Sounds good to me, and might be more profitable (and ultimately more fun) than the more usual "moonlighting". But then there's the nuisance of making a still, and what I've been told is the highly unpleasant smell of the actual distilling. Guess I'll stick with the moonlighting.

It is a nuisance, and vermin will fall into the still. Literally. My dad told the story of going to buy moonshine in the hills of West Virginia when he was a lad, but he changed his mind when he spotted rats floating in the ‘shine.

Anne also recounted another restaurant scam which was much like the scene in the movie Victor, Victoria, but she said “this was the brainchild of a TEACHER — who thought he was terribly clever, and saw nothing wrong with what he'd done. Glad none of MY kids were in his class, and God help those who were.” Now you know better than to mention God within 100 feet of a school.

Anne concluded, “glad you're better — and healing or heeling or whatever.” Those DaBees are irrepressible.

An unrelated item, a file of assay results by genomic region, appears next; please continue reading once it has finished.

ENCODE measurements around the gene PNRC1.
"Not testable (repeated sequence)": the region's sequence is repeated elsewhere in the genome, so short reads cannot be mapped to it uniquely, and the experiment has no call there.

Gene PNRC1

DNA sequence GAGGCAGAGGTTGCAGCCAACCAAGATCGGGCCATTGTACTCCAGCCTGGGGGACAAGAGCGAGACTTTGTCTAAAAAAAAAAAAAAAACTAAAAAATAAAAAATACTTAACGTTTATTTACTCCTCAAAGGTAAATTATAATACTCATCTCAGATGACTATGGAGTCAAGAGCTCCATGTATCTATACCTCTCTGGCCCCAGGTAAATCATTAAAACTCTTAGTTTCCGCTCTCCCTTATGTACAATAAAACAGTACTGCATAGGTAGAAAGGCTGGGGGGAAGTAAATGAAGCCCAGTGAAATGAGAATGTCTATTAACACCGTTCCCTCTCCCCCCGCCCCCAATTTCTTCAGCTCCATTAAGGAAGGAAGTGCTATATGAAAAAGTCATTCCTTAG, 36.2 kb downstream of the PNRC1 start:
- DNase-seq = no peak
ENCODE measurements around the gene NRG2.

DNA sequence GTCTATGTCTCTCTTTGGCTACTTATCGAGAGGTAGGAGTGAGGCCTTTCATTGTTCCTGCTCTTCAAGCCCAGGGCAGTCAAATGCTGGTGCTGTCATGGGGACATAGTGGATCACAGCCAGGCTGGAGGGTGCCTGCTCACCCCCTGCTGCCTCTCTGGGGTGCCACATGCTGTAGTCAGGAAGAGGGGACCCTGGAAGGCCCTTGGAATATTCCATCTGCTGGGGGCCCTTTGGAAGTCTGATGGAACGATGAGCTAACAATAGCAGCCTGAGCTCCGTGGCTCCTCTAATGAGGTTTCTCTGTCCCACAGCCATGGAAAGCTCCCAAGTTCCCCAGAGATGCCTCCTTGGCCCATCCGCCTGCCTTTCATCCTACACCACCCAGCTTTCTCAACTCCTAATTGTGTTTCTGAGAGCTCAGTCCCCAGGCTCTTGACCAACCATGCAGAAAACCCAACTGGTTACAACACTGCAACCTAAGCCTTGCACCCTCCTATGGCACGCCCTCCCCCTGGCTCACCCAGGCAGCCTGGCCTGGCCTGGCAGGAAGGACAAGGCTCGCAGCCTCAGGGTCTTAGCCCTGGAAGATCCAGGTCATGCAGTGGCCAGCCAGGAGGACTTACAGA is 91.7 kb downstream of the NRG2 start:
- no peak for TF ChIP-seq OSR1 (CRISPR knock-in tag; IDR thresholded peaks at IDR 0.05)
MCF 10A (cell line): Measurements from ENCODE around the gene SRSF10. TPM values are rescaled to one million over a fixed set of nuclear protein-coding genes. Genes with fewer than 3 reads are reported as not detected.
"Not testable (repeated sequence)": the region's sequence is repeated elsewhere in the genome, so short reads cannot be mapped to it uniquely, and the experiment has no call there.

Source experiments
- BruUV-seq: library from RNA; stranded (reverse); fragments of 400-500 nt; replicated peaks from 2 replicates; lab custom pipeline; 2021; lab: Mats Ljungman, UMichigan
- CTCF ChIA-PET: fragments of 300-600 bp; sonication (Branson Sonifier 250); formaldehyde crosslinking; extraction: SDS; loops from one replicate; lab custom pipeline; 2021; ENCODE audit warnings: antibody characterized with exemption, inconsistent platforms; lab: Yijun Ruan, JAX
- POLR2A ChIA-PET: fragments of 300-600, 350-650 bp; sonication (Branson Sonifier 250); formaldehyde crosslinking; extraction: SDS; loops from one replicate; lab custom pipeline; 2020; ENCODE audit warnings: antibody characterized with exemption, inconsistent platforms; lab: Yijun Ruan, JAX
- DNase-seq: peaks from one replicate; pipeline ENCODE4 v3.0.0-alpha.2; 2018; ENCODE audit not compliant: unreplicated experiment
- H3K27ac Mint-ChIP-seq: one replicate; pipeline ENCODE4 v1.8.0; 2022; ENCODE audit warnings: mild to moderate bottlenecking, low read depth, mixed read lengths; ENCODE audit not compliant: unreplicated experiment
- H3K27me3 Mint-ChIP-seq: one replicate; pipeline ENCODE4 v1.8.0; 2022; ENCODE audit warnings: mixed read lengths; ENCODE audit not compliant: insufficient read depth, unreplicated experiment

President Obama is planning to speak to school children and there’s been some grumbling that the federal government is interfering with curriculum, which is outside its scope. There’s nothing wrong with a president speaking to students. My objection might be to some of the questions, such as, How does President Obama inspire you? Things like that. Too much like a cult of personality. Schoolchildren should be studying the principles on which the country was founded, not the inspirational personality of a politician.

Spinner, Necker, Suicide, Brodie . . .

Herb H. wrote at technical length about the famous knob: